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Showing posts from June, 2013


I always thought this word described something that was earned.  A sincere and genuine sentiment inspired in us by another.  I Respect Rafael Nadals ability to hold his own, even on clay, against the rising talent of Novak Djokavic despite the latter’s apparent talent dominance in men’s tennis at the moment. I respect him because he still able to win quite often, even though arguably outgunned.  It shows a certain mental quality that I recognize, admire and possibly even envy.
I’m sure the above is a simple enough statement and an understandable sentiment.  It’s what I feel rightly or wrongly, so I can state it freely.  Nobody should be able to hold your true feelings against you, even though they can perhaps moderate how you express them if there is a danger they may harm others.
What is to be the appropriate reaction then, to a screaming politician like former youth league leader Julius Malema demanding respect but not showing it?  What about a terrorist organization demanding respec…

4) Behind the STATISTICS

The previous post focused on data and trends relating group identities and values, but what about the real human face and consequence behind these statistics?
“Too Much Too Many” follows David Johnson's South African road trip looking at human population and consumption growth impacts. David's love of South Africa meant he relocated from London to Cape Town in February 2007.  He's a qualified environmental / town planning lawyer and a qualified field guide (what most people call a game ranger). 
He's written on population and consumption matters for international organizations such as Africa Geographic and the Cape Times. David has also spoken about Too Much Too Many on SABC3's Expresso Show, John Maytham's 567 CapeTalk radio show and the Otherwiseshow on SA FM
Unlike the PEW research center and other such research organizations, he's not looking for statistics but rather meeting real people whose personal stories highlight why taboos need to be broken and why…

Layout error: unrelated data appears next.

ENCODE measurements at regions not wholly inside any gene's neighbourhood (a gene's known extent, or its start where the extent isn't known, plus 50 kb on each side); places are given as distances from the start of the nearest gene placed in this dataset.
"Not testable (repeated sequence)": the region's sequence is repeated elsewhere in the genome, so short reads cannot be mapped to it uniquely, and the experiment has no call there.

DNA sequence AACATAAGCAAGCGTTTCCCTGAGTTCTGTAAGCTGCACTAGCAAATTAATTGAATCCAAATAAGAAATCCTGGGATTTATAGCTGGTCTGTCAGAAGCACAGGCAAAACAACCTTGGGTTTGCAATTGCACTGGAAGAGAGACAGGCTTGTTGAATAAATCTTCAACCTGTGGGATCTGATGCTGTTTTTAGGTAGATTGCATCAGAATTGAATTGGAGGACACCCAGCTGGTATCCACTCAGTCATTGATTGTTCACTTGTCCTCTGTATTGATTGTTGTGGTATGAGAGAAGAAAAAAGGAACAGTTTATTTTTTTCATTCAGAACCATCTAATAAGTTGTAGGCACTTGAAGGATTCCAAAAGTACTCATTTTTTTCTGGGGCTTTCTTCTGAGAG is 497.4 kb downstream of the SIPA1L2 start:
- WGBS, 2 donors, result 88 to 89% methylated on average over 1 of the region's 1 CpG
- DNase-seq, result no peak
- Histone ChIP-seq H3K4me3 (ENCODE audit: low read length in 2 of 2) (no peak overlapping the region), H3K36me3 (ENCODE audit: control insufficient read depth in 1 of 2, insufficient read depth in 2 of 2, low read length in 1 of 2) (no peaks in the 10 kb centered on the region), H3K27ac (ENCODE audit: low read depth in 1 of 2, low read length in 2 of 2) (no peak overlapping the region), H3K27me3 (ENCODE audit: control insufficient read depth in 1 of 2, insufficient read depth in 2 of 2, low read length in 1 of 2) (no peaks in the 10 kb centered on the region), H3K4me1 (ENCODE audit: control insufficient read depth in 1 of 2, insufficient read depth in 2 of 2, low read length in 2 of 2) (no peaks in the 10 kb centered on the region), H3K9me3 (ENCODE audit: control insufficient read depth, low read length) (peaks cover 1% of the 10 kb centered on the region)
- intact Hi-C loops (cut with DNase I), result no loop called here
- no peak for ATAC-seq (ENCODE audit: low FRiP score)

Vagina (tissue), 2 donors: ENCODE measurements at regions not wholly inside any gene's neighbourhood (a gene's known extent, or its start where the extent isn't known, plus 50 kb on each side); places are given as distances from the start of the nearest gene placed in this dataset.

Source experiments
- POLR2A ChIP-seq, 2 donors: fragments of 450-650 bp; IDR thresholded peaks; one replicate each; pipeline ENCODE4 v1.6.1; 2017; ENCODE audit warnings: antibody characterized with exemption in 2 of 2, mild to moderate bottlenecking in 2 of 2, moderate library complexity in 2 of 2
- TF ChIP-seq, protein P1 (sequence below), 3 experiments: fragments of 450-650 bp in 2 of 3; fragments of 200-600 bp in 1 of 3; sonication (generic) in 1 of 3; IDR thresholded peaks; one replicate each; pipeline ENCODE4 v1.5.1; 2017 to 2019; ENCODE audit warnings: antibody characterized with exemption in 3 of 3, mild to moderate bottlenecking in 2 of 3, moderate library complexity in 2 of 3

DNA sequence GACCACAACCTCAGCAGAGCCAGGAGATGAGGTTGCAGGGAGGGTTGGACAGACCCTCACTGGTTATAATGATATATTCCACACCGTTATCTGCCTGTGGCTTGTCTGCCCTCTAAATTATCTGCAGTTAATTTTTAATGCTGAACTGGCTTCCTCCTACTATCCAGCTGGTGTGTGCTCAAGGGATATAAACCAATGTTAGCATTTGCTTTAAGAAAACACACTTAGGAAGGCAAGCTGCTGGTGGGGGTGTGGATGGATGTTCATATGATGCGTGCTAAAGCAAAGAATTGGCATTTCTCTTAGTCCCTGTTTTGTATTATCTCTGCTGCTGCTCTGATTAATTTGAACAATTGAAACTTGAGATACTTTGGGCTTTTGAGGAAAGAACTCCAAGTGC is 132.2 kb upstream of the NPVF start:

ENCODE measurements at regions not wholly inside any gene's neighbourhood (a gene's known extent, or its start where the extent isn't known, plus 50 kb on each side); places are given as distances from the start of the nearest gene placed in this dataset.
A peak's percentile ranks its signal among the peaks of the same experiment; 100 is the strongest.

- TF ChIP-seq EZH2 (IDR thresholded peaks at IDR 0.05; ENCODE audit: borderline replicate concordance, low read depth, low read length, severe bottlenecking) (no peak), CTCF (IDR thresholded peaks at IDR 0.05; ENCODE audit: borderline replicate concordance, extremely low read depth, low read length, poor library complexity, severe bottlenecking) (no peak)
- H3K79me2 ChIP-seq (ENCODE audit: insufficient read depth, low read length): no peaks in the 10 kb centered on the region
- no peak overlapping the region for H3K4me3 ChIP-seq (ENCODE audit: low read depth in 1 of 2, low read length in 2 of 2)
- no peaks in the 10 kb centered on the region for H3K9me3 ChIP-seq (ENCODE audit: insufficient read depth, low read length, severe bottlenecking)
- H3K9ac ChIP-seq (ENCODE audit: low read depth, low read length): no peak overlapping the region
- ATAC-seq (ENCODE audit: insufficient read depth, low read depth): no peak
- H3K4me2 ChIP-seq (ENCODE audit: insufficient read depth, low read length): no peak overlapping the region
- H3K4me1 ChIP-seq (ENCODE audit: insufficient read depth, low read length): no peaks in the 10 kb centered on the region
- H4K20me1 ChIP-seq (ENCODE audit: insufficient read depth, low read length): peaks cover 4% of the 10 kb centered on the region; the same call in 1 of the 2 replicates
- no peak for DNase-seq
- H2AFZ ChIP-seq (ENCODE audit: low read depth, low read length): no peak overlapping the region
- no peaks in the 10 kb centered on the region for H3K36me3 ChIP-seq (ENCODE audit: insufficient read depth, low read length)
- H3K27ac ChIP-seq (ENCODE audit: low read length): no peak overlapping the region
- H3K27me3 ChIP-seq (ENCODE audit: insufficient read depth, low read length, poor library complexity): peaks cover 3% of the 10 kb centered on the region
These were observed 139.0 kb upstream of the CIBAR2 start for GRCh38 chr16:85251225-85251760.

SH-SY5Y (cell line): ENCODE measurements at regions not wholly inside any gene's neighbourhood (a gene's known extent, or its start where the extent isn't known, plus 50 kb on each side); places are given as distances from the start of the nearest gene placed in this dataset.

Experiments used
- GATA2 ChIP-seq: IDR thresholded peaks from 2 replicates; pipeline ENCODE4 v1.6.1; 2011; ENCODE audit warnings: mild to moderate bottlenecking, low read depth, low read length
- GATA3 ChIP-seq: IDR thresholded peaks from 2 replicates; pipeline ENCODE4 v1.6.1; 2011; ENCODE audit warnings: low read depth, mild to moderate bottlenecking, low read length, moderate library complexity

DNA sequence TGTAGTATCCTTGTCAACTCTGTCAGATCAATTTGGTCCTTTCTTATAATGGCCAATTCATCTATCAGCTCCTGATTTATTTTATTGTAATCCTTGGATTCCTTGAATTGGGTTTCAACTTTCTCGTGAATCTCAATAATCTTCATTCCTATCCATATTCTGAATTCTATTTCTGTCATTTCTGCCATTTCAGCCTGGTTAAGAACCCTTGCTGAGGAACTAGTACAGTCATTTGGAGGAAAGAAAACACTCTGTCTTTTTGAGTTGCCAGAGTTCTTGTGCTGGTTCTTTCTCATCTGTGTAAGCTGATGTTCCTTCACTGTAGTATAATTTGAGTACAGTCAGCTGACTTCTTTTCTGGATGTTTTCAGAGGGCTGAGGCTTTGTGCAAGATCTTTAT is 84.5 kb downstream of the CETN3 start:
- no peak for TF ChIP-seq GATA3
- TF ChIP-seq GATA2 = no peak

3) Making the link between IDENTITY and VALUES

I quite enjoy the Pew ResearchCenter because they are a non-partisan, non-advocacy data and research organization.  They are principally concerned with the data and statistics rather than taking or advising a particular position.
Have a look at play around.  We quickly get feel that our attitudes and values on issues of the day are linked to our identities in terms of racial, cultural and religious groupings.  These identifiers link certain value systems to the group and produce trends that make value systems almost predictable by such groupings.
You will find trends in attitudes to gay marriage in the very religious, or among Muslims being different to the non-religious or even the politically liberal for instance.  Sometimes these trends are common knowledge and sometimes they are surprising, but usually they are interesting in some way or another.
Taking a position on this issue:
Attitudes on abortion, contraception, women’s rights, children’s rights, mis…


Here is a table showing the different religious grouping in South Africa according to the 2001 national Census.SA Census 2001Denomination Adherents Dutch Reformed churches 3,005,697 Zion Christian churches 4,971,931 Catholic churches 3,181,332 Methodist churches 3,035,719 Pentecostal/Charismatic churches 3,695,211 Anglican churches 1,722,076 Apostolic Faith Mission 246,193 Lutheran churches 1,130,983 Presbyterian churches